BOEHM: Feeble home rule is a drag on progress

March 3, 2012

Ted BoehmIn case you forgot your Hoosier geography, Uniondale, population 310, is about 20 miles south of Fort Wayne in the rich farmland of Wells County.

Do you think how people get to work in the Indianapolis metropolitan area is a major concern of the folks who live there? Yet their elected member of the Indiana House of Representatives single-handedly decided the fate of a proposal to enable voters in Marion and Hamilton counties to decide for themselves whether to fund a major upgrade of the meager mass transportation capacity now serving central Indiana.

The representative from Uniondale, as chairman of the Ways and Means Committee, had the power to permit the bill to go forward or not. He chose to author the bill to enable a mass transit referendum, then insisted on inserting the controversial right-to-work proposal into the bill, assuring that it could not obtain a majority of the committee, and killing the proposal before it received serious consideration.

There is plenty wrong with this scenario, but the root of the problem is not the legislators. They play the hand they are dealt. Rather, it is the structure of government in our state.

We have very limited home rule in Indiana, so action by the Legislature is often required to permit local initiatives to proceed. Proposals to make a public investment, or even to permit the voters to authorize one, risk threats from the “no new taxes” crowd of well-funded retaliation at the polls.

Blocking a popular local proposal poses no risk of retribution against a legislator from a remote area of the state. Because he or she has no skin in the game, opposition is an easy path. The result is, limited home rule operates as a drag on our ability to adjust to changing times.

There is a second problem with having the Legislature deal with local issues. “Logrolling” is the practice of supporting a bill in which a legislator has no interest in hopes of reciprocal support for a pet project. It has long been recognized as both a source of poor legislation and a diversion of the attention of the Legislature from the important matters that should be addressed.

For these reasons, the founding fathers included a prohibition against “special” legislation in the 1851 Indiana Constitution. This constitutional limitation inhibits some forms of unaccountable legislative behavior, but not all.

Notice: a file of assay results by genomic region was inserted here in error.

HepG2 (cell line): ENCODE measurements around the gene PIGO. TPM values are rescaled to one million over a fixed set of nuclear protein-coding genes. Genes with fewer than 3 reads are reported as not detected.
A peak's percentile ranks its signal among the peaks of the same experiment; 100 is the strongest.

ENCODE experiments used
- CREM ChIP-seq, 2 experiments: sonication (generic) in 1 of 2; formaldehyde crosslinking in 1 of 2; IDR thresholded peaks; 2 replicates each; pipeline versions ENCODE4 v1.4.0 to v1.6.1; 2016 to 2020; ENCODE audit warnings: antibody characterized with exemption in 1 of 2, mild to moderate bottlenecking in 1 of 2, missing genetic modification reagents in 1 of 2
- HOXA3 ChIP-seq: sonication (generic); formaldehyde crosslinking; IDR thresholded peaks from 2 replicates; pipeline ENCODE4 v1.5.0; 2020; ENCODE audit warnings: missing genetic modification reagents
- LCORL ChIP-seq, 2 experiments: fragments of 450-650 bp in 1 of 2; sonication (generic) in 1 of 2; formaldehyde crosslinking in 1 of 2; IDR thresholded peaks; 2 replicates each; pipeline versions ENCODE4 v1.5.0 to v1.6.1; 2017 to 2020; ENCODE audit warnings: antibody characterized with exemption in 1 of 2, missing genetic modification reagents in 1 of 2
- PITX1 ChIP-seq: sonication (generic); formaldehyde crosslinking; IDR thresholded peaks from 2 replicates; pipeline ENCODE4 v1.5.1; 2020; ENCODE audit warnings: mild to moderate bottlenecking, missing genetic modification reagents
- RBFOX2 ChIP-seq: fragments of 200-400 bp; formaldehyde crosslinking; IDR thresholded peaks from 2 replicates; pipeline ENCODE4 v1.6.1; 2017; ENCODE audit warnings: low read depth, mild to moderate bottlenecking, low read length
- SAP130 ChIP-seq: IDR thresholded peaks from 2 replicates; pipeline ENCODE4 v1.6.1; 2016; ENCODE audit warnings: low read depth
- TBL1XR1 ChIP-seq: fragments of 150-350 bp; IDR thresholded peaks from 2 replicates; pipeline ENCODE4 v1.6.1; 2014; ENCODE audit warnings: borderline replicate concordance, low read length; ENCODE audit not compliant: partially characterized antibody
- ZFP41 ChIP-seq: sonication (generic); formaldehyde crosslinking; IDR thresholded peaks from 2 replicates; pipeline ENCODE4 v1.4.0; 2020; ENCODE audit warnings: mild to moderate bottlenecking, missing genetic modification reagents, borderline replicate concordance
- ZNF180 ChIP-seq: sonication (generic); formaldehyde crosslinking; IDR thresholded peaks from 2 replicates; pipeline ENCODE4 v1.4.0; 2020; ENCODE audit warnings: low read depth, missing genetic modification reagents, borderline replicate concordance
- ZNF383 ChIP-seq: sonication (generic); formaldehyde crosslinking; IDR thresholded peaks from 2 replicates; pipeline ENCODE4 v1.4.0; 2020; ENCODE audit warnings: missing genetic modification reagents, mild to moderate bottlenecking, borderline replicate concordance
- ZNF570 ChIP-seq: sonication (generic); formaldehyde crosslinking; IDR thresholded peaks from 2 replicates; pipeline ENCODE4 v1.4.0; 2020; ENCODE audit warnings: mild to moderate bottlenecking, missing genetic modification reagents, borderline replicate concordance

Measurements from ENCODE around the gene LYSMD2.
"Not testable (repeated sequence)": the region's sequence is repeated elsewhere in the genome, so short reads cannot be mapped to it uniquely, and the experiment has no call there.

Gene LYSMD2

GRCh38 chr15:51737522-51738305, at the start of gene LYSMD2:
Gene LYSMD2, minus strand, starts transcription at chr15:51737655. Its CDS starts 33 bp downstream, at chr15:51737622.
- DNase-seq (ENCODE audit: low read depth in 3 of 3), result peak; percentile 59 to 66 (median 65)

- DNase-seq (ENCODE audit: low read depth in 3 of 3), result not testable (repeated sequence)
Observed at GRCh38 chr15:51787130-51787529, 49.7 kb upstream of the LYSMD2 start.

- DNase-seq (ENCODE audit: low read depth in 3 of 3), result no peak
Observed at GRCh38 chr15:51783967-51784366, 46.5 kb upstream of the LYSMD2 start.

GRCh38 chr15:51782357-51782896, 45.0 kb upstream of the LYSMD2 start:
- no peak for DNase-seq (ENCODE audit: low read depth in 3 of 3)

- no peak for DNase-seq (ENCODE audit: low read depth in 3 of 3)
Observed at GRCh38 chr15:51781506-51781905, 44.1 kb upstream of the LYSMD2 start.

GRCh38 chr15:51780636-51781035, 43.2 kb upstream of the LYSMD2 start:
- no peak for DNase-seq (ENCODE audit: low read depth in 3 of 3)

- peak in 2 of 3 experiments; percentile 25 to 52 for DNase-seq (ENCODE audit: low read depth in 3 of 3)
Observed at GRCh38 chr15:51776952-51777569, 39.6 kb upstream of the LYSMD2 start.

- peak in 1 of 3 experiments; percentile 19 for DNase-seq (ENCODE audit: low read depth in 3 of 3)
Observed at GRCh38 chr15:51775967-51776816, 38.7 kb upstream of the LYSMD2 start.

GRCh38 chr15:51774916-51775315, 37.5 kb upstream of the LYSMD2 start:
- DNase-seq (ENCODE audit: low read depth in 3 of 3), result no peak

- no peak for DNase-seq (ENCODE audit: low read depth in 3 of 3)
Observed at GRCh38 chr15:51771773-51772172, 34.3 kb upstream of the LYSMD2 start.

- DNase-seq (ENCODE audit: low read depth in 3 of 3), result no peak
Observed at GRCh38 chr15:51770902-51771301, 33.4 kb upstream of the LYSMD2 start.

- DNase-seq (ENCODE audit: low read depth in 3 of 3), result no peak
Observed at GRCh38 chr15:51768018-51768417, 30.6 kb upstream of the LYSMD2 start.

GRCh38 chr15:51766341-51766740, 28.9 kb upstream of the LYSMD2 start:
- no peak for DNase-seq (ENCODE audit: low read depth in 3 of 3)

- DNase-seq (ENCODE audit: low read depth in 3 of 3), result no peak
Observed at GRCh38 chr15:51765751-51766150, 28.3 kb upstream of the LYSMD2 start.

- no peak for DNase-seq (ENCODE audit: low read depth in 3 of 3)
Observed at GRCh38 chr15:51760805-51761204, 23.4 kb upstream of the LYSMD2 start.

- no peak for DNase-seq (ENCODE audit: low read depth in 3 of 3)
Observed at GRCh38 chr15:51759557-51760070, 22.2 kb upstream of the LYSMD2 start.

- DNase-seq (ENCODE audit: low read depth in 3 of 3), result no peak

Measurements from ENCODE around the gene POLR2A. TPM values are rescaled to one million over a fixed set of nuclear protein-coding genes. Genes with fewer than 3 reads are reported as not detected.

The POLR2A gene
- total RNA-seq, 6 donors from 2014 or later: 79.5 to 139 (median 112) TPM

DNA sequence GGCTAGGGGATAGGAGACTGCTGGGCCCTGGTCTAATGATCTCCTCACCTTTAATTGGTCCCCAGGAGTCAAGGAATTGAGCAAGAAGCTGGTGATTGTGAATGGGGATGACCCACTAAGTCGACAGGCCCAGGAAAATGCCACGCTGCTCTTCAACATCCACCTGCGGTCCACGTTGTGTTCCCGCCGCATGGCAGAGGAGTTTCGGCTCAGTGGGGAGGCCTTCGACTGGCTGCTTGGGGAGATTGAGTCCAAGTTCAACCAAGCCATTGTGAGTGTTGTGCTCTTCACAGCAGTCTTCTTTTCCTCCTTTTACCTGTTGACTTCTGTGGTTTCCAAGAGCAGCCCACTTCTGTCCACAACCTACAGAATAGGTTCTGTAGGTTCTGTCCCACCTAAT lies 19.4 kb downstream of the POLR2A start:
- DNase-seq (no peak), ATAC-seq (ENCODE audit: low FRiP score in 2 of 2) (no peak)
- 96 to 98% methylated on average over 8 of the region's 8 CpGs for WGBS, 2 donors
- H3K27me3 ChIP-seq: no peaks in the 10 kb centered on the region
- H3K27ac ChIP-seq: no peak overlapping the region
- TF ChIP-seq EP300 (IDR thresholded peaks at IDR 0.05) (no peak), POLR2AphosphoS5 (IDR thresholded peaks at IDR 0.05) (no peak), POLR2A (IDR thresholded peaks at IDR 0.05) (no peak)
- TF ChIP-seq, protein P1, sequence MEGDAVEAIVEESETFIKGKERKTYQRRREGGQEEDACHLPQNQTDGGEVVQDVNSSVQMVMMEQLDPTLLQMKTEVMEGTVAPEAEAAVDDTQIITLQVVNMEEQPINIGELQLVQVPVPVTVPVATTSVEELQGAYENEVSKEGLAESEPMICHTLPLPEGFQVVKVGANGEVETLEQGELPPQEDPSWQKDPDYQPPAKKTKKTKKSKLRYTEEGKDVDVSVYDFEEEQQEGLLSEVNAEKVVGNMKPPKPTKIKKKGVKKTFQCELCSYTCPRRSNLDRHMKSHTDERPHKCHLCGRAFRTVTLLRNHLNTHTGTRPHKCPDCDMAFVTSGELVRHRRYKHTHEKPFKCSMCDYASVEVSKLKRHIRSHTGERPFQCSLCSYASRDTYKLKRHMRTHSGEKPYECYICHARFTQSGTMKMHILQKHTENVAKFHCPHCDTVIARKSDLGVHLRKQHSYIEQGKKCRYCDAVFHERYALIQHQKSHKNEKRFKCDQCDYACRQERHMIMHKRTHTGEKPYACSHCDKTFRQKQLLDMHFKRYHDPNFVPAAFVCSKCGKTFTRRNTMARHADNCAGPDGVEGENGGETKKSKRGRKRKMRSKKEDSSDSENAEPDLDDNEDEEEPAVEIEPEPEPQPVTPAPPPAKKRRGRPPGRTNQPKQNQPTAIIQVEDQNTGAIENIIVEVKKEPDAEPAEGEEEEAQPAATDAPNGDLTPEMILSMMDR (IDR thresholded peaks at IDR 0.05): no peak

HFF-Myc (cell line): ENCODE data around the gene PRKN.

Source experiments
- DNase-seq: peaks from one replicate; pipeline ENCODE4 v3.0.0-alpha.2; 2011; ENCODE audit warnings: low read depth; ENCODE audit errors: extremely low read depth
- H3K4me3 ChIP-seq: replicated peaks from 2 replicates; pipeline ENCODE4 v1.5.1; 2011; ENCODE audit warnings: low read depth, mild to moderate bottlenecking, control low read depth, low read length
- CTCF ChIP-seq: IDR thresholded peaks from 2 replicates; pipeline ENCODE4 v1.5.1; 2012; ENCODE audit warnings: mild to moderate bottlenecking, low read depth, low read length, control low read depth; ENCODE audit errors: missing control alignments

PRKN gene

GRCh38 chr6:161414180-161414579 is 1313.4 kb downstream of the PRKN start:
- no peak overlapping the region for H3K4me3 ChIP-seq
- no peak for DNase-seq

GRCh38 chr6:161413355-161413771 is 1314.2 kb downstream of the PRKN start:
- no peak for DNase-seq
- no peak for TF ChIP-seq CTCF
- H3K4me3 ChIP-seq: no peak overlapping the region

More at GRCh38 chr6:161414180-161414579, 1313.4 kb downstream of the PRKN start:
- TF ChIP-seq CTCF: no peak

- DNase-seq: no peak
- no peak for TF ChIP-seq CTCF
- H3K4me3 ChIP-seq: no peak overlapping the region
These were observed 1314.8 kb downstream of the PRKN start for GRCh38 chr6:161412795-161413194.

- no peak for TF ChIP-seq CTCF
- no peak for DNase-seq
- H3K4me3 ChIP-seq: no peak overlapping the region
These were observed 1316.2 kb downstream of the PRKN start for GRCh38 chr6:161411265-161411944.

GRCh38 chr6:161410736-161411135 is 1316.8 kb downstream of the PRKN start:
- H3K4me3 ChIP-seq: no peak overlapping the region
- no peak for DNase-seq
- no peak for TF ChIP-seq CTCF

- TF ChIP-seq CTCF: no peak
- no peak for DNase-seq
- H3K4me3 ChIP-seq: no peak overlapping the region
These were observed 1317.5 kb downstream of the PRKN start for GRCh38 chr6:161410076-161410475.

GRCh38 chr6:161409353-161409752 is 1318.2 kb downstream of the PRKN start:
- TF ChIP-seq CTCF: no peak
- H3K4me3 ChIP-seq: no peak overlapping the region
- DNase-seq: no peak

The mass transit bill is not unconstitutional special legislation because it addresses problems unique to Indiana’s largest metropolitan area. Yet the Uniondale representative’s ability to control the outcome without facing the consequences at the next election raises the same issues as classic logrolling.

Along the same lines, a senator from a safe Republican district in suburban Lake County introduced legislation last month to eliminate the four at-large seats in the Indianapolis City-County Council. The Republican Senate had cheerfully lived with four at-large seats since they were created by the original Unigov law in 1969. This is understandable because the at-large seats had successfully preserved a Republican majority on the council over four decades regardless of the results in the 25 single-member districts.

For the first time, in 2011, the changing demographics of the county produced four Democratic winners of the at-large seats. Only then did the Lake County senator see the need to reform Marion County local government.

No Marion County legislator chose to take the lead on this proposal. This is not to say the proposal is meritless. In the 1970s, when the at-large seats were seen as a Republican gimmick to control the council, Rep. Ed Delaney and I launched an unsuccessful court challenge to the at-large seats by Democrats.

Whatever the merit of at-large seats in 1970 or today, the issue should not be left to legislators from other parts of the state. Only Marion County voters have a stake in Marion County government, and legislators who fiddle with it should risk retaliation at the polls.•


Boehm is a retired Indiana Supreme Court justice who previously held senior corporate legal positions and helped launch amateur sports initiatives in Indianapolis. Send comments on this column to ibjedit@ibj.com.


Recent Articles by Ted Boehm / Special to IBJ

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